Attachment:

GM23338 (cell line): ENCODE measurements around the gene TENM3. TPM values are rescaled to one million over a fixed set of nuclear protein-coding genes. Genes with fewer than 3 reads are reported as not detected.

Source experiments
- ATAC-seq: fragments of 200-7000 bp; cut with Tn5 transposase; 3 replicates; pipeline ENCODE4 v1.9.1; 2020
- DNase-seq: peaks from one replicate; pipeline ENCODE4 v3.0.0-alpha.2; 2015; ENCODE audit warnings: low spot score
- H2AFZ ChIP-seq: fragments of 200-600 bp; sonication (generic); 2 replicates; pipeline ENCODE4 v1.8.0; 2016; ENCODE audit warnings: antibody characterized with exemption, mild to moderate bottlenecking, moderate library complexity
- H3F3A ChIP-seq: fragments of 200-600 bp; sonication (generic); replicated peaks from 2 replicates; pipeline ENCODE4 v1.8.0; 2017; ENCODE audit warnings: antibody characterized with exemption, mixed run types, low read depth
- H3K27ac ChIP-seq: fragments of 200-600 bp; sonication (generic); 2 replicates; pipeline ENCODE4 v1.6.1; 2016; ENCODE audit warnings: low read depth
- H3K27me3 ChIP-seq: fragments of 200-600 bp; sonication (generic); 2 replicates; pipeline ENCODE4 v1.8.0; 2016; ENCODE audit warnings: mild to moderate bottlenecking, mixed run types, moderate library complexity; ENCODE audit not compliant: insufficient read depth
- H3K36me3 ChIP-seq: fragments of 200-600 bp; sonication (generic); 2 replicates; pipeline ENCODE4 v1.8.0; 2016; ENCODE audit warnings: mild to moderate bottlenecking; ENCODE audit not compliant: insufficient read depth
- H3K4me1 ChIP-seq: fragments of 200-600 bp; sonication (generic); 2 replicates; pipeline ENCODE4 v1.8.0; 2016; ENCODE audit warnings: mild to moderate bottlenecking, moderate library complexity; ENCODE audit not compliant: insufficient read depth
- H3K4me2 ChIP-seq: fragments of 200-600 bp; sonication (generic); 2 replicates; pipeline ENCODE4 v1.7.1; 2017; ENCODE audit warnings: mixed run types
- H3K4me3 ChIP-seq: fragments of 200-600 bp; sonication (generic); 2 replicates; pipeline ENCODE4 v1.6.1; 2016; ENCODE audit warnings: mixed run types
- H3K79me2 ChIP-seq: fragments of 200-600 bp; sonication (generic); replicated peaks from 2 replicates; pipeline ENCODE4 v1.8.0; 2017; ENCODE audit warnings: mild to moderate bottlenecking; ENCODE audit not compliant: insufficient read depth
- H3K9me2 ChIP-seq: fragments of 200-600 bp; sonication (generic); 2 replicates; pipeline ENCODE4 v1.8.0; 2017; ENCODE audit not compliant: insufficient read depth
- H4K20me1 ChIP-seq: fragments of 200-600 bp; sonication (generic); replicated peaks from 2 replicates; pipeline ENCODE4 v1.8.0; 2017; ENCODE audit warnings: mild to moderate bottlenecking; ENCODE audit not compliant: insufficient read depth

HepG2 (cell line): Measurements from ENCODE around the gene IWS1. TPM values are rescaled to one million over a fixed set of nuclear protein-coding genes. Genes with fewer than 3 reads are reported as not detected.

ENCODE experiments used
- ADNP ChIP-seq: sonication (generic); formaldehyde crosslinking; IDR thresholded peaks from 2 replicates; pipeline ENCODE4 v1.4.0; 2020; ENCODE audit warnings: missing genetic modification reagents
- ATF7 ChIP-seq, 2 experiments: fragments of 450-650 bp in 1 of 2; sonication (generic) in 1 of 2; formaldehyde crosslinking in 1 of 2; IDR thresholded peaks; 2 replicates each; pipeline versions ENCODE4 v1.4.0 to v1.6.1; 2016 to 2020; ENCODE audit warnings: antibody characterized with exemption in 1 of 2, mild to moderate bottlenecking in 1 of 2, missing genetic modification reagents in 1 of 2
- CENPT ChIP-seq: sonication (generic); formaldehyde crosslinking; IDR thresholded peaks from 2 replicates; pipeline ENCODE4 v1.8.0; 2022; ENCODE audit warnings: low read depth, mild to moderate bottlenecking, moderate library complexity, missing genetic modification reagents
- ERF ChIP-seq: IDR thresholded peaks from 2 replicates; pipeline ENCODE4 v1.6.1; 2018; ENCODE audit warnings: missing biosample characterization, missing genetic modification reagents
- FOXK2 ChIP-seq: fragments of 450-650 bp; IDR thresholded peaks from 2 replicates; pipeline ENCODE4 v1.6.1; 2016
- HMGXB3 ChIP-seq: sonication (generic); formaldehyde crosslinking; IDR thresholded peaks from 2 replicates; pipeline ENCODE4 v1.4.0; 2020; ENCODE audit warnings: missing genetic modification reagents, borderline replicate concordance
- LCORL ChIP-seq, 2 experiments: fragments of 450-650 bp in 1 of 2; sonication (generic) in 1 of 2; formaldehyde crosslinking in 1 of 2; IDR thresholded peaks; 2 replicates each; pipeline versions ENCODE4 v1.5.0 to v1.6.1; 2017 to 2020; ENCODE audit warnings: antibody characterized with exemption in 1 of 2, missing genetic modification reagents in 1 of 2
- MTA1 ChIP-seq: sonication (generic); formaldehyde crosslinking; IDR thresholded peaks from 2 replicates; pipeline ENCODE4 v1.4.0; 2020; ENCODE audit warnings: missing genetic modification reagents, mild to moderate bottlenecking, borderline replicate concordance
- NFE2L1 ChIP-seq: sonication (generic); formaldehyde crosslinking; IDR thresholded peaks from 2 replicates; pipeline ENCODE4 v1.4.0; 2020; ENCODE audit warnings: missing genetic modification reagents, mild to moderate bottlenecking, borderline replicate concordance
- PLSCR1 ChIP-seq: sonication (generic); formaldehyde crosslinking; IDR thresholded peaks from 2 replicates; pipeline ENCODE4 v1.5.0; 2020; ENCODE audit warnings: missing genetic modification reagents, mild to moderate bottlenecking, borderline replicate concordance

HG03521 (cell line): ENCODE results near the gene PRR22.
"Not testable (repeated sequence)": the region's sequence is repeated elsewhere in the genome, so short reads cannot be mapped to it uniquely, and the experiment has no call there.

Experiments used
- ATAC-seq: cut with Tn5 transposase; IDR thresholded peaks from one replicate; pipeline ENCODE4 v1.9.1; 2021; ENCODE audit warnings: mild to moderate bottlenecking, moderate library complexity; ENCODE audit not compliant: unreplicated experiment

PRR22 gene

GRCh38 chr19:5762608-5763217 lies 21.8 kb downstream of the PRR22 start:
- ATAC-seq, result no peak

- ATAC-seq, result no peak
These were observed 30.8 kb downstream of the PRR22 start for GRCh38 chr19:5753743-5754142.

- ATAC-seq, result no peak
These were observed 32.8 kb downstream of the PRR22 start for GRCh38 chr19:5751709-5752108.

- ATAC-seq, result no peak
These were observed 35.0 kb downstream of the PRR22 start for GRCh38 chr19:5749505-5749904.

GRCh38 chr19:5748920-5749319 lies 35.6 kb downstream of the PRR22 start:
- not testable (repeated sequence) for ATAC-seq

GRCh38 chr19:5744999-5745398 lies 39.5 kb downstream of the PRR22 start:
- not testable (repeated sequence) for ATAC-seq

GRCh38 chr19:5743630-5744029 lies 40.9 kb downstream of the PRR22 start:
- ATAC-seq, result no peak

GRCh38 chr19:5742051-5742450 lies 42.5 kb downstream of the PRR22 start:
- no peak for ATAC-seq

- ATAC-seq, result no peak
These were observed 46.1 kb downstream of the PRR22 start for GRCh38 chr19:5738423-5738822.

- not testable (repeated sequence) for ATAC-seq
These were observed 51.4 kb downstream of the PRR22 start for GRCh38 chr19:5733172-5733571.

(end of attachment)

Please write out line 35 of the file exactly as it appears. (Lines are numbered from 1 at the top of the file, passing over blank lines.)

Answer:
- ATAC-seq, result no peak